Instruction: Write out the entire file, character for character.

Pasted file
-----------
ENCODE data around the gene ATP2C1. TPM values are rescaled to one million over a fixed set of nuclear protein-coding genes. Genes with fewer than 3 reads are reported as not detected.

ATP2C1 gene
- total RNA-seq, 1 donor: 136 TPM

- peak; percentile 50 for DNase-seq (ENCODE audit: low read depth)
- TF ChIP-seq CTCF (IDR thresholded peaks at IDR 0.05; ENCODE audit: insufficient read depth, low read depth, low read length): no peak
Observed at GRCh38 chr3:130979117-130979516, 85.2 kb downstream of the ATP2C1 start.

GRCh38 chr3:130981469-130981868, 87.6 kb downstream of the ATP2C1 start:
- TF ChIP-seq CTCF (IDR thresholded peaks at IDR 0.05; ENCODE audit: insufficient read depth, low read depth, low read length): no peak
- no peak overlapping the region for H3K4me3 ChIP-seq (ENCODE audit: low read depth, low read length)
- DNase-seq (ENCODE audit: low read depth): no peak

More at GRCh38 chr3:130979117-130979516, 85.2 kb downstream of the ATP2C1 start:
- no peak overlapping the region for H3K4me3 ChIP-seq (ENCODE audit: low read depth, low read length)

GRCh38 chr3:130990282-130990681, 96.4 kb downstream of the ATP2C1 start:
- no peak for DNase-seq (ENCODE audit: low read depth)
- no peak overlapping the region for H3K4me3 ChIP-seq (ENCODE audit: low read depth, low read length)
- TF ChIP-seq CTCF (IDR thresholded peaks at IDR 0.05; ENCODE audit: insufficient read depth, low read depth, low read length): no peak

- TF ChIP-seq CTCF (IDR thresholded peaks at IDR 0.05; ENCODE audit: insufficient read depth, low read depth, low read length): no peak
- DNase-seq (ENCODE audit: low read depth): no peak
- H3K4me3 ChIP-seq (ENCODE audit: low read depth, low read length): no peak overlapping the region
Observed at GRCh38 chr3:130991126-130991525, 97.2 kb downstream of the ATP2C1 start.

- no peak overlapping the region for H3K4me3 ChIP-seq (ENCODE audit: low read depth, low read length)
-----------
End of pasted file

ENCODE data around the gene ATP2C1. TPM values are rescaled to one million over a fixed set of nuclear protein-coding genes. Genes with fewer than 3 reads are reported as not detected.

ATP2C1 gene
- total RNA-seq, 1 donor: 136 TPM

- peak; percentile 50 for DNase-seq (ENCODE audit: low read depth)
- TF ChIP-seq CTCF (IDR thresholded peaks at IDR 0.05; ENCODE audit: insufficient read depth, low read depth, low read length): no peak
Observed at GRCh38 chr3:130979117-130979516, 85.2 kb downstream of the ATP2C1 start.

GRCh38 chr3:130981469-130981868, 87.6 kb downstream of the ATP2C1 start:
- TF ChIP-seq CTCF (IDR thresholded peaks at IDR 0.05; ENCODE audit: insufficient read depth, low read depth, low read length): no peak
- no peak overlapping the region for H3K4me3 ChIP-seq (ENCODE audit: low read depth, low read length)
- DNase-seq (ENCODE audit: low read depth): no peak

More at GRCh38 chr3:130979117-130979516, 85.2 kb downstream of the ATP2C1 start:
- no peak overlapping the region for H3K4me3 ChIP-seq (ENCODE audit: low read depth, low read length)

GRCh38 chr3:130990282-130990681, 96.4 kb downstream of the ATP2C1 start:
- no peak for DNase-seq (ENCODE audit: low read depth)
- no peak overlapping the region for H3K4me3 ChIP-seq (ENCODE audit: low read depth, low read length)
- TF ChIP-seq CTCF (IDR thresholded peaks at IDR 0.05; ENCODE audit: insufficient read depth, low read depth, low read length): no peak

- TF ChIP-seq CTCF (IDR thresholded peaks at IDR 0.05; ENCODE audit: insufficient read depth, low read depth, low read length): no peak
- DNase-seq (ENCODE audit: low read depth): no peak
- H3K4me3 ChIP-seq (ENCODE audit: low read depth, low read length): no peak overlapping the region
Observed at GRCh38 chr3:130991126-130991525, 97.2 kb downstream of the ATP2C1 start.

- no peak overlapping the region for H3K4me3 ChIP-seq (ENCODE audit: low read depth, low read length)